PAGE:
In this post I review the Garmin Varia
I say ‘review’ but in fact I’m afraid it’s going to feel more like a public safety broadcast, crossed with what you might assume is an advert for the device.
I bladdy love this thing. You should buy one. Right now.
Go on. Here’s the link:
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I write (and make videos) about road cycling.
As a MAMIL.
As a not particularly fit MAMIL that likes road cycling. Next!
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Garmin Varia RTL515 Review
Now before you do accuse me of taking money from Garmin, I bought this Varia device with my own money back in….
November last year. So what’s that? 4 months of use.
And I will now not knowingly ride without it.
It’s literally my favourite piece of bike tech that I’ve bought in the last five years.
But wait. The Varia is probably not the first piece of bike tech you should buy. That would be a bike computer BRACKETS that works with the Varia CLOSE BRACKETS.
After that, get a Varia.
By the way, if you want to know if and how the Varia integrates with non-Garmin bike GPSes, such as the
But Mont, what is a Varia and why so evangelical?
Ahhh, let me tell you…
Radar For Bicycles – What’s That?
Garmin’s Varia system is basically a
Actually the Varia range has sort of expanded into lights as well, but most people think of it as the
And crazy as it sounds, again, SCIENCE, it actually works.
The Varia will connect with your compatible bike computer via ANT+. When it detects a vehicle, your bike computer will alert you and then display the vehicle’s approach on the display as it gets closer.
Once the car has passed, the bike GPS will sound and/or display visually the all clear.
If there is more than one vehicle then multiple dots, or car symbols, will display. The device will only signal the all clear once all the cars have passed.
Varia Tracks All Road Users (That Are Catching Up With You)
And the Varia won’t just track motorised vehicles. It will alert you to other cyclists approaching as well.
But since I don’t get passed on my bike [… silence… taps fingers] I cannot confirm this to be the case.
I can confirm this to be the case.
Basically, it picks up anything behind you that is moving faster than you. So if I’m fettling my bike on the drive, ahead of setting off for a ride, it’ll warn me of the approach of my daughter on her new deathtrap roller skates.
And the speed of the thing approaching, relative to your own, is important.
The Varia, or rather whatever bike GPS display you’re using, will show orangey graphics if the approaching vehicle is going at a normal speed, whatever that is.
If it’s red, then you are being pursued by a horde of marauding orcs. Or the car is just moving quickly.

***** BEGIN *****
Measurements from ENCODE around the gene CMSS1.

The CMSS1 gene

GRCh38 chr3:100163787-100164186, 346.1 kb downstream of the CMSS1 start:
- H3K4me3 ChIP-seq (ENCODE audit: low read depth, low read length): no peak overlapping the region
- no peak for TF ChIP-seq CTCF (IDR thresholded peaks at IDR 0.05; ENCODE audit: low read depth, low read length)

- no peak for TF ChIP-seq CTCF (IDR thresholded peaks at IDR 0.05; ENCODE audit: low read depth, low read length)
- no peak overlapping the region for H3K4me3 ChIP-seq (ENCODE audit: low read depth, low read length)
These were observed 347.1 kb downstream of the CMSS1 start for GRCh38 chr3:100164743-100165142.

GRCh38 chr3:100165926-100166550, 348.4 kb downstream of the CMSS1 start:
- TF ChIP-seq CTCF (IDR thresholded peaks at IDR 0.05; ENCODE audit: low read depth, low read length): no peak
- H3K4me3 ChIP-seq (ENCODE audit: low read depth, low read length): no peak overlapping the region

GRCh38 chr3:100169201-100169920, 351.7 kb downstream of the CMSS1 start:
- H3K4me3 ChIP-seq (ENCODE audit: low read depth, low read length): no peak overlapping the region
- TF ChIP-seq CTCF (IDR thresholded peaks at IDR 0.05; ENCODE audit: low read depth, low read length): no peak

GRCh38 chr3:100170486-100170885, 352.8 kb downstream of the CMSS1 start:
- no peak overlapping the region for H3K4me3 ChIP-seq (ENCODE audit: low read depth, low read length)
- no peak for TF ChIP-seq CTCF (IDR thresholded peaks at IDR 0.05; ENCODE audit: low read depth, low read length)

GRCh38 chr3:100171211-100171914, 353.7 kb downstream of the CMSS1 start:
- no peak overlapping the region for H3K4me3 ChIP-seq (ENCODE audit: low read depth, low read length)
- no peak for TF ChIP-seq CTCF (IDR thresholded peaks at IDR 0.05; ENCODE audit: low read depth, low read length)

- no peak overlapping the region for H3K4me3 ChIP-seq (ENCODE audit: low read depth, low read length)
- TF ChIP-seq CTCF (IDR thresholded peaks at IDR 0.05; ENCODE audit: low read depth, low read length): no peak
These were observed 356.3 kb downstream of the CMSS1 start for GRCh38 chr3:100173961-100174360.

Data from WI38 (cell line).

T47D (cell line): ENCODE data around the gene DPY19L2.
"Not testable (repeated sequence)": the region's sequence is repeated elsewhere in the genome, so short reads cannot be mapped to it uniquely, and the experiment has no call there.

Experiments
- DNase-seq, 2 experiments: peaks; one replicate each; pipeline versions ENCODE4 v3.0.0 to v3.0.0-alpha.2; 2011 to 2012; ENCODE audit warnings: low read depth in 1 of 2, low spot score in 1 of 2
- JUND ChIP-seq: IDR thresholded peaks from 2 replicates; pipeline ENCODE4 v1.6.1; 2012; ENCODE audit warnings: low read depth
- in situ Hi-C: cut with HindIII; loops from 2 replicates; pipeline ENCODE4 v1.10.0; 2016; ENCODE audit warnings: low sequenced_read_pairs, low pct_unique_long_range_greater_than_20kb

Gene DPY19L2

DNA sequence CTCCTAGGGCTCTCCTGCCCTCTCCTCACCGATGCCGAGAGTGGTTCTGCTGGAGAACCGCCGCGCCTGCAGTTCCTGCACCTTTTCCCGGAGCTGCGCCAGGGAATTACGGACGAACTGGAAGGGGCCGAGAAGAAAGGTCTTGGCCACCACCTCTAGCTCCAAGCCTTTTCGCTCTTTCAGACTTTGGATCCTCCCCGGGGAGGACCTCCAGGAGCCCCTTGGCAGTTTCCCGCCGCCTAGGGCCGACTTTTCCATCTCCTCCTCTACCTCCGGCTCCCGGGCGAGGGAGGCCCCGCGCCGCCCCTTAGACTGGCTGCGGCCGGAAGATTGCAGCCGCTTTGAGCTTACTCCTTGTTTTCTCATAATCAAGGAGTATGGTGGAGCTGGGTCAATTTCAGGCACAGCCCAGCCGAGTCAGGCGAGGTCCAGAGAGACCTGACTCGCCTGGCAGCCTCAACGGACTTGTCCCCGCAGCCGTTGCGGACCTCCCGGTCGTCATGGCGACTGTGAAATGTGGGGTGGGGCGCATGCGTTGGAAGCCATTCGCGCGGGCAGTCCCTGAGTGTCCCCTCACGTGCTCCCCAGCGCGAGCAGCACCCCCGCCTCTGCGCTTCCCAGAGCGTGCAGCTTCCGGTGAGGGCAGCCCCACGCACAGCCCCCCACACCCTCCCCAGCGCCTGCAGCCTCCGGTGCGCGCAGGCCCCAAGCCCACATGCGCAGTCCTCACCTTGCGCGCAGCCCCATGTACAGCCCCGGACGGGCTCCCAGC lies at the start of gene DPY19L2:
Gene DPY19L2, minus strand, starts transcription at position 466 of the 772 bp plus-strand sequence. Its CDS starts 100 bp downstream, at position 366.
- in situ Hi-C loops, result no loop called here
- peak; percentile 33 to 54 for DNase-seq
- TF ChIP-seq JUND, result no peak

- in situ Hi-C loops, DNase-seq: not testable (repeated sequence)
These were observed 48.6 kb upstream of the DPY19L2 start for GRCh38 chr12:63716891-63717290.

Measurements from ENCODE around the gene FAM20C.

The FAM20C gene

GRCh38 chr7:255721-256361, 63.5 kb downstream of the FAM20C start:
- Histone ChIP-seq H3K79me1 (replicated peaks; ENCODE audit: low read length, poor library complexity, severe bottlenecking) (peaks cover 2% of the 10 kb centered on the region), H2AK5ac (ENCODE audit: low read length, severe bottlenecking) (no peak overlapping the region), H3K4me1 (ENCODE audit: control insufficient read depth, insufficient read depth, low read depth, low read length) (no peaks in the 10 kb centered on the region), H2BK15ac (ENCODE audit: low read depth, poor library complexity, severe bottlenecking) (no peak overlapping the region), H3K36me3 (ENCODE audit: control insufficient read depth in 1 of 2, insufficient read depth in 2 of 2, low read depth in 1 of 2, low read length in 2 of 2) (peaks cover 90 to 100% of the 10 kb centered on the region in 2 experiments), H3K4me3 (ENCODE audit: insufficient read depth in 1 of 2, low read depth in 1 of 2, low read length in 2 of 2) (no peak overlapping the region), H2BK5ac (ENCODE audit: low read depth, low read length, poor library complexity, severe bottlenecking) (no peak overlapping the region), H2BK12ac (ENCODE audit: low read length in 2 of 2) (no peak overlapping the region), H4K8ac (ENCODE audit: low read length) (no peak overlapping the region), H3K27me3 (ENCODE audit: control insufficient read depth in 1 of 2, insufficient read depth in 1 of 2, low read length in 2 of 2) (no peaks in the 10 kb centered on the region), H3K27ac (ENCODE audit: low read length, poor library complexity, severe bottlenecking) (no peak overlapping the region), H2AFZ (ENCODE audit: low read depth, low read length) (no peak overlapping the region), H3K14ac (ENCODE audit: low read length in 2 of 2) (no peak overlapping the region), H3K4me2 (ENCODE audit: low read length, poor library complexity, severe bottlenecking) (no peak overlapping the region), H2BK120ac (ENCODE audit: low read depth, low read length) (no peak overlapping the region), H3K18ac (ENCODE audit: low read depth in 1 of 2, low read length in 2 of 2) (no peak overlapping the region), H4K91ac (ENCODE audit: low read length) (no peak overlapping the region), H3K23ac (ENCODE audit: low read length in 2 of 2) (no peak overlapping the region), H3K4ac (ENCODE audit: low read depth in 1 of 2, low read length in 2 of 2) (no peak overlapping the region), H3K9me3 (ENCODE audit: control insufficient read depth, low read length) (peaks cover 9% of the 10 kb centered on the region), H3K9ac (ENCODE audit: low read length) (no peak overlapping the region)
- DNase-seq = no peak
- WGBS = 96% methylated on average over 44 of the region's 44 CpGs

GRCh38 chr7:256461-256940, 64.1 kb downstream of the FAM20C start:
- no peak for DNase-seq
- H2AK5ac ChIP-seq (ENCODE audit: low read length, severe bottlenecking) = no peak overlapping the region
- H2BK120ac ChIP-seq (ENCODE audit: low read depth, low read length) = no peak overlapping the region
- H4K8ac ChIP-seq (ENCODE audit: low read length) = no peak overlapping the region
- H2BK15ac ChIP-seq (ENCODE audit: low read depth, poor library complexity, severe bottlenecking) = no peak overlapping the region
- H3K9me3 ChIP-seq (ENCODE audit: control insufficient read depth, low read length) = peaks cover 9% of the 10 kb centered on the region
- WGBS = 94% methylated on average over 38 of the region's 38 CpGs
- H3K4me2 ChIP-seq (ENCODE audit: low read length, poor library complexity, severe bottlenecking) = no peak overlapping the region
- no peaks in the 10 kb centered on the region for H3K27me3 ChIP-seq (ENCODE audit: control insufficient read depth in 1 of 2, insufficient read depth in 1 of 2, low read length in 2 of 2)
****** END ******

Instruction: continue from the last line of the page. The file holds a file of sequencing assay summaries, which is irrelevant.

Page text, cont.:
How Much Warning Does It Give?
According to the Garmin website the Varia picks up cars approaching from 140m away.
I obviously haven’t measured this.
I can, however, confirm that it gives you plenty of warning.
Once a vehicle appears on the display you have plenty of time to check the road ahead, steady yourself, grit your teeth. Prepare to, how you say, flip the bird at the driver.
But Again You Ask, Why So Evangelical?
Answer: it’s just brilliant. It works really well. It’s accurate. In three months of riding, it has picked up and tracked every approaching vehicle until it has passed.
The roads where I ride are generally quite quiet. I can hear vehicles coming.
But in my pre-Varia days, maybe I’d zone out or it would be noisy with wind, and I would suddenly be surprised by a speeding car at my shoulder. It gives you a jolt.
Certainly not ideal when it happens at the same time you swerve slightly to avoid a pothole.
This literally doesn’t happen any more. I am never surprised by the sudden appearance of another vehicle.
I was half joking about giving yourself time to grit your teeth for the pass. But there is something to be said for knowing a car is there, without having to turn round, and if you need to, just shift into a safer road position.
The proof is in the pudding.
The odd time I’ve not ridden with the Varia installed – it feels a bit extreme to say I feel more exposed whilst riding, but on a road that I know is generally busier, I do notice myself having to look over my shoulder on a regular basis.
I feel happier riding knowing the Varia has my back. Or something.
Not Just A Rear View
Radar – Also A Rear Light (Radar)
I’ve got this far in and I haven’t mentioned that this particular variant of the Varia, the RTL515, is also a rear light.
You can buy a rear view
You need a rear light anyway. There’s only so much space on your seat post – more on that topic in a bit – and the Varia rear light is as good as I need.
In fact, it’s an ANT+ light so you can control it – turn it on, change mode – using any device that supports the ANT+ light control protocol… which is basically the Garmin Edge range.
It’s nice to be able to control the light from the comfort of your own bike computer and all but this isn’t a critical feature for me. You can change between the different modes by using the button on the top.